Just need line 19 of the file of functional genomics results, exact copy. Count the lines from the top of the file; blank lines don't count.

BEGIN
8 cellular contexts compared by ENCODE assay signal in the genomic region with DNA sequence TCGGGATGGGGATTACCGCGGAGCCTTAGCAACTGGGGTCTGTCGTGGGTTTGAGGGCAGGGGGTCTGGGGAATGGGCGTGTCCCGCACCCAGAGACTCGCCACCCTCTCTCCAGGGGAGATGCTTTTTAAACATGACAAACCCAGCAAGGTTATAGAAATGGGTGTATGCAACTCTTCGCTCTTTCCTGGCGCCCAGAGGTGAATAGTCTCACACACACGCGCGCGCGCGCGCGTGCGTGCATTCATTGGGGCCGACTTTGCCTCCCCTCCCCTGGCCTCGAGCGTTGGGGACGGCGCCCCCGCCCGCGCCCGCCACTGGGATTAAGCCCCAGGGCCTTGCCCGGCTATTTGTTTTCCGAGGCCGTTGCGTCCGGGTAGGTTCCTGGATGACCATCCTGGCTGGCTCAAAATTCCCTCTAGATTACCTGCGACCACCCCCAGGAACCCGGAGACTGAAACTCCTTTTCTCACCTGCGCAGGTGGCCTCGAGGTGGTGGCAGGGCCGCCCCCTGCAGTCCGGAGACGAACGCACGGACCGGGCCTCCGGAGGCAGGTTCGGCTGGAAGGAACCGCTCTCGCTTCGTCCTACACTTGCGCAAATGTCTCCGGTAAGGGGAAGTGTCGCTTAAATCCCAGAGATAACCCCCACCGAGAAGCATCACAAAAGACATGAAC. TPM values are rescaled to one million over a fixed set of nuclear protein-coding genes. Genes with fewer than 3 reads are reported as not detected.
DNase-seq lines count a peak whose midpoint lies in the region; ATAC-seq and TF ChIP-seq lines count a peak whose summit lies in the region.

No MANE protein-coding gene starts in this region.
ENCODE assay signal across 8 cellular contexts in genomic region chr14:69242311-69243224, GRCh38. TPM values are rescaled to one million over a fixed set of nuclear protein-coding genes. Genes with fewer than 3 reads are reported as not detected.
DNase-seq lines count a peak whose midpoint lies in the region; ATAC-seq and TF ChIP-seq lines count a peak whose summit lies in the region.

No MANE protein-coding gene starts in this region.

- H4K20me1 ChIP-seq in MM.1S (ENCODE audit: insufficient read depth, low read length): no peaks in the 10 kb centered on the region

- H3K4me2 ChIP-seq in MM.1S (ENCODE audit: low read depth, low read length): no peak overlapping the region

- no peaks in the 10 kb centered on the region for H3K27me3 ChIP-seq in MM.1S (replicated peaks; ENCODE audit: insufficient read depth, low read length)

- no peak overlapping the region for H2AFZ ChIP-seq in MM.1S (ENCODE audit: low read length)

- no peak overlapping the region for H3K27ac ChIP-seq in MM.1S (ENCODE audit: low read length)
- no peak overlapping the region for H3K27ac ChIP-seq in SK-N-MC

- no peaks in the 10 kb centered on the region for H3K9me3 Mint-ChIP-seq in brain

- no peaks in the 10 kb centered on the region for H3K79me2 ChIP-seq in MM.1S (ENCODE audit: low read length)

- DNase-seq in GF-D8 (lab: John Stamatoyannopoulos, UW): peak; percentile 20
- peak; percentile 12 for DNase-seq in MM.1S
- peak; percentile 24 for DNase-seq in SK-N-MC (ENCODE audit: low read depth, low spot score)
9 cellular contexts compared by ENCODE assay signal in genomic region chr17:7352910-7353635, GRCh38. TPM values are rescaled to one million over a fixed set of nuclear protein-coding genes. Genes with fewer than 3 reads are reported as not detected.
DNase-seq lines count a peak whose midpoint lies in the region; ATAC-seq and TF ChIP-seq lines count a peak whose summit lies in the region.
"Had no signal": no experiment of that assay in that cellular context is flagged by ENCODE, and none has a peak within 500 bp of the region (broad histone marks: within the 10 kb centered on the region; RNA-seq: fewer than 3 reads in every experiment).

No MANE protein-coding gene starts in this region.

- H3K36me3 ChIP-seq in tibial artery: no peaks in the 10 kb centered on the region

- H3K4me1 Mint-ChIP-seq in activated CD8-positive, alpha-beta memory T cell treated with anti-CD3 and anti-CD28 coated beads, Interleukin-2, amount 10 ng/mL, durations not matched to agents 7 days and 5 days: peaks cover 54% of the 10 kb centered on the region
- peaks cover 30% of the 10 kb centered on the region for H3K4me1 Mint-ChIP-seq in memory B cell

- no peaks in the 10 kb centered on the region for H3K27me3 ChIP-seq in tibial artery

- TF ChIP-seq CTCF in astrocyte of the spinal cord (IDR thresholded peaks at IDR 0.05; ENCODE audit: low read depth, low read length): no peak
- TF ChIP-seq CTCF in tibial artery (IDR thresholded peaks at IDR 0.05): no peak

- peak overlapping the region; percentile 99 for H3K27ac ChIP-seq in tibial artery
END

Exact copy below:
DNase-seq lines count a peak whose midpoint lies in the region; ATAC-seq and TF ChIP-seq lines count a peak whose summit lies in the region.